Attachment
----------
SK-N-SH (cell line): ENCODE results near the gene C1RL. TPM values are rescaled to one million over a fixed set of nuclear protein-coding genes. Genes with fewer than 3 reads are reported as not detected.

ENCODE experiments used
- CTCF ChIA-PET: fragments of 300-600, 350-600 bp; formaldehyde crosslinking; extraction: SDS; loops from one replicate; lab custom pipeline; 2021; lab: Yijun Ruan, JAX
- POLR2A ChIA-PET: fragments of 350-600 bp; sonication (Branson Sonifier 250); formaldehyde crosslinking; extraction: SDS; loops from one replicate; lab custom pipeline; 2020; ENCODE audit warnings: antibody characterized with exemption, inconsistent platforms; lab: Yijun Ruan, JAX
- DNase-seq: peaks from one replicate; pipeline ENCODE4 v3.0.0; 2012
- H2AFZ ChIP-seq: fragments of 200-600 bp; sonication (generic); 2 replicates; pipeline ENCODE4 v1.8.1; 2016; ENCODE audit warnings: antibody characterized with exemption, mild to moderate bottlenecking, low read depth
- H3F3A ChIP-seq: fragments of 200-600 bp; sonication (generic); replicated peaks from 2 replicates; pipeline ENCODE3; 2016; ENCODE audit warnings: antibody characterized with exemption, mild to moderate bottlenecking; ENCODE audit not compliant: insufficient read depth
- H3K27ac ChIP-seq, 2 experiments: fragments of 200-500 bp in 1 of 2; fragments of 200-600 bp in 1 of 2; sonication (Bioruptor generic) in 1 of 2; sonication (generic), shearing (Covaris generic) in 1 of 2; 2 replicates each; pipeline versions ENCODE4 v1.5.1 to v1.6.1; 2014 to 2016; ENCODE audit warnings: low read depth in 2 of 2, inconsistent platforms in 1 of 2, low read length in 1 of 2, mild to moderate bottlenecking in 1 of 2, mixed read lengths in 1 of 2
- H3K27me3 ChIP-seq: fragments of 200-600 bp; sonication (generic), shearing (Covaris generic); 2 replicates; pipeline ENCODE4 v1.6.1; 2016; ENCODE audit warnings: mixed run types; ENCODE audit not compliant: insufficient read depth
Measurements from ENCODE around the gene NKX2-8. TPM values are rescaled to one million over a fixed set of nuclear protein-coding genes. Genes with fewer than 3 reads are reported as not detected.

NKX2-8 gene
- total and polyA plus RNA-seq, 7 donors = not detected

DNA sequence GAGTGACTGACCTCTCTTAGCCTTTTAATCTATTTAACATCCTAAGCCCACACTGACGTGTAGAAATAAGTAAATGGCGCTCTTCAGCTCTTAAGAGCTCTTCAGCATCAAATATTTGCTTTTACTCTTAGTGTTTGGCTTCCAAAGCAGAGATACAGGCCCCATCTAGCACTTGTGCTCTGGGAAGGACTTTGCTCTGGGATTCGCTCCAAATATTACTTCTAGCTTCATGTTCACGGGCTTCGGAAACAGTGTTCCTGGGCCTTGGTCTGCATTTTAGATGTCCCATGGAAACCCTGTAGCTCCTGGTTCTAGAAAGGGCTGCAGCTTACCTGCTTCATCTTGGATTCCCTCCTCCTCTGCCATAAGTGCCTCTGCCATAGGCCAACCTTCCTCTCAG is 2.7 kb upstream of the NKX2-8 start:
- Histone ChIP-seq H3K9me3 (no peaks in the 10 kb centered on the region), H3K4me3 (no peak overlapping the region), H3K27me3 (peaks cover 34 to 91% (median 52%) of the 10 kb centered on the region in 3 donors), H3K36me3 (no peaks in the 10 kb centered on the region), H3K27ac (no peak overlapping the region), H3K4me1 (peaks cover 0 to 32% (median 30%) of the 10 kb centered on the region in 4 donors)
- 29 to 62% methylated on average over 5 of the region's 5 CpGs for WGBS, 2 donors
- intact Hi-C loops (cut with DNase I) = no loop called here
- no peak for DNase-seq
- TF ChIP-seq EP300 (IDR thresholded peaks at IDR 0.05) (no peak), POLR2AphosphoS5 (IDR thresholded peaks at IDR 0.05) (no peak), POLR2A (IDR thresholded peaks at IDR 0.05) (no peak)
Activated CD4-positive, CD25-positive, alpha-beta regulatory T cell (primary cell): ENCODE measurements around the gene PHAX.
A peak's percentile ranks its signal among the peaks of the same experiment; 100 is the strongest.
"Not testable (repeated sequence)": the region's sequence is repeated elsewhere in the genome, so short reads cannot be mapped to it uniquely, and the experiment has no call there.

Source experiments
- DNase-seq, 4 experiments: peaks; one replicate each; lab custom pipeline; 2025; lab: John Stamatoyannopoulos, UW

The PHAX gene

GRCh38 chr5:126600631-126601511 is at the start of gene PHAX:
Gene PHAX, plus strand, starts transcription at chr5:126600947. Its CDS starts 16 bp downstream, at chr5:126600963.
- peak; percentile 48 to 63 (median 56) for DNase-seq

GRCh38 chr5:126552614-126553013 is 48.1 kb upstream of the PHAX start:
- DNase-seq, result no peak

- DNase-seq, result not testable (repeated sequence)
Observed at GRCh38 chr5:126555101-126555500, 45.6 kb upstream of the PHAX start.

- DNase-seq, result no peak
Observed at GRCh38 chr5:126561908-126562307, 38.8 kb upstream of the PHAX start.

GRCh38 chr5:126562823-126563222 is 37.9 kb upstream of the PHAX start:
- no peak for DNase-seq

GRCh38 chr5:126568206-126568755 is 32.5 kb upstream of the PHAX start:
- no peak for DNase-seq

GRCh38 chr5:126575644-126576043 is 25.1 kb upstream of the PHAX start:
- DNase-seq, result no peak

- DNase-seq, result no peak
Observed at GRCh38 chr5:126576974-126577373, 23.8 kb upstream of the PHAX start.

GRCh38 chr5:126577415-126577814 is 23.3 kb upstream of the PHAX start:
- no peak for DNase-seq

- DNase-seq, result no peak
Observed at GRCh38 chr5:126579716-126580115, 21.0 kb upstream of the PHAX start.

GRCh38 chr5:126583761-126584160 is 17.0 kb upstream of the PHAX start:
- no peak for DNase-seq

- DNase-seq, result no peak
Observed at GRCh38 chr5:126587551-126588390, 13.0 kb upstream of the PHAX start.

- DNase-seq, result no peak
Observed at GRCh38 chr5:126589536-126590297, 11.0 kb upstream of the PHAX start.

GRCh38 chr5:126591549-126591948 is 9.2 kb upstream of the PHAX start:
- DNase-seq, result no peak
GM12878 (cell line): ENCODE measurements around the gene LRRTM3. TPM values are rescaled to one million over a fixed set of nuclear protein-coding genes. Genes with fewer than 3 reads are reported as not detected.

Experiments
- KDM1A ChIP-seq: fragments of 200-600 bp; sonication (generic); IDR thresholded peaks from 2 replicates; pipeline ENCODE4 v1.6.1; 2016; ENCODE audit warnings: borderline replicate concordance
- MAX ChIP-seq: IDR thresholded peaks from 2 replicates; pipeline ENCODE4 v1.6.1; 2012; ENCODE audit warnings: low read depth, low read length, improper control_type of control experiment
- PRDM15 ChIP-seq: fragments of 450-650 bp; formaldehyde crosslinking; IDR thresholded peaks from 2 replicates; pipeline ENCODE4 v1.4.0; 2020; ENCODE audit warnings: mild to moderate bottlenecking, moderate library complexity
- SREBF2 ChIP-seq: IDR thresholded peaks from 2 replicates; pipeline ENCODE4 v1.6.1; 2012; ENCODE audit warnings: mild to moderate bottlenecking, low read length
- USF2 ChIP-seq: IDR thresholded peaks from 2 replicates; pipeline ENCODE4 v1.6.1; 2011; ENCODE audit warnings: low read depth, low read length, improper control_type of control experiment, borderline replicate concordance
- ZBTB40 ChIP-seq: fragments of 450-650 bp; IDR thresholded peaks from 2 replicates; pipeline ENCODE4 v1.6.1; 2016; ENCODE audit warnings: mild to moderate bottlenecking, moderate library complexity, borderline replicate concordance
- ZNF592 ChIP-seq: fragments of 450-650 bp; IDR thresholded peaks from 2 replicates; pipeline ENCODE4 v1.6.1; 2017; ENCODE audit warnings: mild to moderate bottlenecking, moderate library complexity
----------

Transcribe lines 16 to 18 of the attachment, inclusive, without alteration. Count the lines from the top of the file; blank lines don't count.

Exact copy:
- intact Hi-C loops (cut with DNase I) = no loop called here
- no peak for DNase-seq
- TF ChIP-seq EP300 (IDR thresholded peaks at IDR 0.05) (no peak), POLR2AphosphoS5 (IDR thresholded peaks at IDR 0.05) (no peak), POLR2A (IDR thresholded peaks at IDR 0.05) (no peak)